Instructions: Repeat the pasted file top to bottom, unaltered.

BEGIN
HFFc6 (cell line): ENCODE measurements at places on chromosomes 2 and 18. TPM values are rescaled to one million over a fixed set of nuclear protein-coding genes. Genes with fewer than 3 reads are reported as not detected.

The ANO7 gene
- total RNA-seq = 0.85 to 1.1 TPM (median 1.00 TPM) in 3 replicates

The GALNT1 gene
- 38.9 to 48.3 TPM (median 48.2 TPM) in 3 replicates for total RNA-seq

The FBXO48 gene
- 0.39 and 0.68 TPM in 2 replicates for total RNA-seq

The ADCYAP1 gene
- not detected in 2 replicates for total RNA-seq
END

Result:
HFFc6 (cell line): ENCODE measurements at places on chromosomes 2 and 18. TPM values are rescaled to one million over a fixed set of nuclear protein-coding genes. Genes with fewer than 3 reads are reported as not detected.

The ANO7 gene
- total RNA-seq = 0.85 to 1.1 TPM (median 1.00 TPM) in 3 replicates

The GALNT1 gene
- 38.9 to 48.3 TPM (median 48.2 TPM) in 3 replicates for total RNA-seq

The FBXO48 gene
- 0.39 and 0.68 TPM in 2 replicates for total RNA-seq

The ADCYAP1 gene
- not detected in 2 replicates for total RNA-seq